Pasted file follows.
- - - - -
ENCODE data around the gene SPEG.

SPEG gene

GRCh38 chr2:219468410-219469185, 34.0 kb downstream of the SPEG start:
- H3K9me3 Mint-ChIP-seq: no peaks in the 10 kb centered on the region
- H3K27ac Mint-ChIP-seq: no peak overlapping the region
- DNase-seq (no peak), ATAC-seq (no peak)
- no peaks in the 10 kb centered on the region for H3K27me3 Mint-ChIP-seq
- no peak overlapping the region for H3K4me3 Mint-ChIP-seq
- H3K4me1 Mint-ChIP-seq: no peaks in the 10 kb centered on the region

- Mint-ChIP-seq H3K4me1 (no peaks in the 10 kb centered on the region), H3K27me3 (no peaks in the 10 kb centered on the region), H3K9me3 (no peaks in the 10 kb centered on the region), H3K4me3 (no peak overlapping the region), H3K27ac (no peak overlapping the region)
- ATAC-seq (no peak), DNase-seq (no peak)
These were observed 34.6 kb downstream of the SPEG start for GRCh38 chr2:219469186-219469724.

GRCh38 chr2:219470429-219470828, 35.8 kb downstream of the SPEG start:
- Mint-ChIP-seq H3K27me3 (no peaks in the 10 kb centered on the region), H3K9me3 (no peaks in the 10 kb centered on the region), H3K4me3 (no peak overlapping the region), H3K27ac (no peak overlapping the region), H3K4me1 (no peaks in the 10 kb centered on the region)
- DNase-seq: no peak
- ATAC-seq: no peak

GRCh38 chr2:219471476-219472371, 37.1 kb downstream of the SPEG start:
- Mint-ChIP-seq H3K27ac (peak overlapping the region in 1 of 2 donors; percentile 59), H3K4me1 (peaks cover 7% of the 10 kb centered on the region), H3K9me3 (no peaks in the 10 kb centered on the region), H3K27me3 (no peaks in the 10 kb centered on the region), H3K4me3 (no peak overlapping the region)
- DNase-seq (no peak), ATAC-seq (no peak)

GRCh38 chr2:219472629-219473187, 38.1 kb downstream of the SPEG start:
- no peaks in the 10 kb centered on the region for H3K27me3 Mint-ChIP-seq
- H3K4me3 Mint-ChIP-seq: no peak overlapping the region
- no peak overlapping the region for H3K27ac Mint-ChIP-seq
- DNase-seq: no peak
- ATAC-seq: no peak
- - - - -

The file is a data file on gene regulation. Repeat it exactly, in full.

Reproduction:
ENCODE data around the gene SPEG.

SPEG gene

GRCh38 chr2:219468410-219469185, 34.0 kb downstream of the SPEG start:
- H3K9me3 Mint-ChIP-seq: no peaks in the 10 kb centered on the region
- H3K27ac Mint-ChIP-seq: no peak overlapping the region
- DNase-seq (no peak), ATAC-seq (no peak)
- no peaks in the 10 kb centered on the region for H3K27me3 Mint-ChIP-seq
- no peak overlapping the region for H3K4me3 Mint-ChIP-seq
- H3K4me1 Mint-ChIP-seq: no peaks in the 10 kb centered on the region

- Mint-ChIP-seq H3K4me1 (no peaks in the 10 kb centered on the region), H3K27me3 (no peaks in the 10 kb centered on the region), H3K9me3 (no peaks in the 10 kb centered on the region), H3K4me3 (no peak overlapping the region), H3K27ac (no peak overlapping the region)
- ATAC-seq (no peak), DNase-seq (no peak)
These were observed 34.6 kb downstream of the SPEG start for GRCh38 chr2:219469186-219469724.

GRCh38 chr2:219470429-219470828, 35.8 kb downstream of the SPEG start:
- Mint-ChIP-seq H3K27me3 (no peaks in the 10 kb centered on the region), H3K9me3 (no peaks in the 10 kb centered on the region), H3K4me3 (no peak overlapping the region), H3K27ac (no peak overlapping the region), H3K4me1 (no peaks in the 10 kb centered on the region)
- DNase-seq: no peak
- ATAC-seq: no peak

GRCh38 chr2:219471476-219472371, 37.1 kb downstream of the SPEG start:
- Mint-ChIP-seq H3K27ac (peak overlapping the region in 1 of 2 donors; percentile 59), H3K4me1 (peaks cover 7% of the 10 kb centered on the region), H3K9me3 (no peaks in the 10 kb centered on the region), H3K27me3 (no peaks in the 10 kb centered on the region), H3K4me3 (no peak overlapping the region)
- DNase-seq (no peak), ATAC-seq (no peak)

GRCh38 chr2:219472629-219473187, 38.1 kb downstream of the SPEG start:
- no peaks in the 10 kb centered on the region for H3K27me3 Mint-ChIP-seq
- H3K4me3 Mint-ChIP-seq: no peak overlapping the region
- no peak overlapping the region for H3K27ac Mint-ChIP-seq
- DNase-seq: no peak
- ATAC-seq: no peak